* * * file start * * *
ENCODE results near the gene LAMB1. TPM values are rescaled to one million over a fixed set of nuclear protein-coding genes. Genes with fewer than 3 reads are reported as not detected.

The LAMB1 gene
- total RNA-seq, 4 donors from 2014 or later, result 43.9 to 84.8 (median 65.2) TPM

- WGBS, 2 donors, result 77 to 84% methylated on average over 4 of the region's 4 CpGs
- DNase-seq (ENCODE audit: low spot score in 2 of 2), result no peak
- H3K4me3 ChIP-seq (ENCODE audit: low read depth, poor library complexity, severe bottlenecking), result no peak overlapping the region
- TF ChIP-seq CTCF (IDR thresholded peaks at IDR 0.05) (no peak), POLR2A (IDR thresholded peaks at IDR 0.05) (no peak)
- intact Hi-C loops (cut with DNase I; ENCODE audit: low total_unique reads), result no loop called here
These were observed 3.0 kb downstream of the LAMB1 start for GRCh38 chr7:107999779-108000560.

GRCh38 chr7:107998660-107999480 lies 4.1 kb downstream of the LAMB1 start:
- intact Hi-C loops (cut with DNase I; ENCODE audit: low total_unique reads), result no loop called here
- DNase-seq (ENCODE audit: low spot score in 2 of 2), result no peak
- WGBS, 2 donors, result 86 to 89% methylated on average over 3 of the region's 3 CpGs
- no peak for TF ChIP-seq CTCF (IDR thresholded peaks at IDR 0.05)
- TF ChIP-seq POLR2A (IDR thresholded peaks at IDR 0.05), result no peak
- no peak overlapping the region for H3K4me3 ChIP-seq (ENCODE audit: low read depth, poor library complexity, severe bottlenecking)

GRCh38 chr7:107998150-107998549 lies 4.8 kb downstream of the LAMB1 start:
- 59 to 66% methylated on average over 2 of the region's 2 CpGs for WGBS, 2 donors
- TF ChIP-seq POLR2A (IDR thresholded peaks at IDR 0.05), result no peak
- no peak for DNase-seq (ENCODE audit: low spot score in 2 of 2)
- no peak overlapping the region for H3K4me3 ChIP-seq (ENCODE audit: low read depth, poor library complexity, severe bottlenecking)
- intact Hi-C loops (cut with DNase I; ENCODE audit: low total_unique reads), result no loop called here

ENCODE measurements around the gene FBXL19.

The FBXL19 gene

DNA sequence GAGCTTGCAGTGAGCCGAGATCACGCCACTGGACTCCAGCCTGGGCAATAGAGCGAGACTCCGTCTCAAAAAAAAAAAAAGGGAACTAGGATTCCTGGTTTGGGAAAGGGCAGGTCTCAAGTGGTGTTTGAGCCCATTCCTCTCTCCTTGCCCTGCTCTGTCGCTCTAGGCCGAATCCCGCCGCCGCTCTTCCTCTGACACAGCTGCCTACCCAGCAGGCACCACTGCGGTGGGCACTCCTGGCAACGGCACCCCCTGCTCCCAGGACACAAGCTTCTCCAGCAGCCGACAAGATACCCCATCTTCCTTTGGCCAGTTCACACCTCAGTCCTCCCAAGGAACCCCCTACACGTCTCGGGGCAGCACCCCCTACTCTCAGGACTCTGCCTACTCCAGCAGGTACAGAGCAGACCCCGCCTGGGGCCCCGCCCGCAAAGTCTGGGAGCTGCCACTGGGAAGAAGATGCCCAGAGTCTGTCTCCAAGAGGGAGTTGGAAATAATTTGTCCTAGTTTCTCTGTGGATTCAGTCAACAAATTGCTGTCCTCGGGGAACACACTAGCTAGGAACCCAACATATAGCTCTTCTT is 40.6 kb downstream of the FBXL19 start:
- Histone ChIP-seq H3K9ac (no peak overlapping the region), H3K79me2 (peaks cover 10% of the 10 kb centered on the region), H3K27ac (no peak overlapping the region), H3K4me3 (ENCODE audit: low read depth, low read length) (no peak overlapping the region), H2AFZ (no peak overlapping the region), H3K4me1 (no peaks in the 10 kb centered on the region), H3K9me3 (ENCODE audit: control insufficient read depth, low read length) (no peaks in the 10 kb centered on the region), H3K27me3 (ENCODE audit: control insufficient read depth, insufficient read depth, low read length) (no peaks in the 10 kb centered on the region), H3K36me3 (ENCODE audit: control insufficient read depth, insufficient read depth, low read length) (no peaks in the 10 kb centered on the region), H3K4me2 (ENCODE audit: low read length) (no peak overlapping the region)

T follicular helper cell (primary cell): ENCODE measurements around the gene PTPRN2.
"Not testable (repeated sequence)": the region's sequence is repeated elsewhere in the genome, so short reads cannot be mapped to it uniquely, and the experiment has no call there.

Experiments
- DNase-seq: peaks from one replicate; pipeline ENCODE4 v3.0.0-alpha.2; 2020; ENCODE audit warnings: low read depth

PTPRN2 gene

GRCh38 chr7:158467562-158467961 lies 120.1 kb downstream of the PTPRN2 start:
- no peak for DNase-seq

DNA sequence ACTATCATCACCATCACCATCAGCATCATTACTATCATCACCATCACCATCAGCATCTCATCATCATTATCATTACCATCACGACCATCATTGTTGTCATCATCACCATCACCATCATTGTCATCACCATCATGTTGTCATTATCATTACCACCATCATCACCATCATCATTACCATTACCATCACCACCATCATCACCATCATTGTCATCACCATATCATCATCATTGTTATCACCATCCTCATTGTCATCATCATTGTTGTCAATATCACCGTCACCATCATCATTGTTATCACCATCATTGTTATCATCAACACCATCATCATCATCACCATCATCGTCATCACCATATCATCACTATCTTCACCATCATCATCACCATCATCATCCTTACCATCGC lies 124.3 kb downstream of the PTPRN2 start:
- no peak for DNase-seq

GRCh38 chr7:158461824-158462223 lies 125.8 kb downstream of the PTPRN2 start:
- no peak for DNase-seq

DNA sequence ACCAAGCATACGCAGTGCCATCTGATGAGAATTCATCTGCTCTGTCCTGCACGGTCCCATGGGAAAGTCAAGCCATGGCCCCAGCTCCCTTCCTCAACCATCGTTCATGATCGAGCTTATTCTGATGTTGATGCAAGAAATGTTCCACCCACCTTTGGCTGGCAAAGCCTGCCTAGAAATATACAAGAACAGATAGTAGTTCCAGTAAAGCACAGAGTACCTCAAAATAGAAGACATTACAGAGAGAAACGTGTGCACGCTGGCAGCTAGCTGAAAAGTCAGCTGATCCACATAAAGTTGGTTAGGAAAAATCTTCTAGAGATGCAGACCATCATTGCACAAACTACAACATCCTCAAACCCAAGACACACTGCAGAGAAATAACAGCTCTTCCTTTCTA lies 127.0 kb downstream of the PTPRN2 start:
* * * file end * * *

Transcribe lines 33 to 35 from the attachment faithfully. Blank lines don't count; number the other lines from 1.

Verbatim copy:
- no peak for DNase-seq

DNA sequence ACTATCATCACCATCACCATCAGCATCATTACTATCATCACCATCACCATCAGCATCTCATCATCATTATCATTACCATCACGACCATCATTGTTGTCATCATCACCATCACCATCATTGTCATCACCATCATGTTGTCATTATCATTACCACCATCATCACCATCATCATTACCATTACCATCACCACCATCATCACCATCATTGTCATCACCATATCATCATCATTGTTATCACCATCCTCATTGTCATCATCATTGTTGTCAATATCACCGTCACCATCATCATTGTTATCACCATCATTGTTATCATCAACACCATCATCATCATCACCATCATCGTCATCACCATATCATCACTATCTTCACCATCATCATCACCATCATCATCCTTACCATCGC lies 124.3 kb downstream of the PTPRN2 start:
- no peak for DNase-seq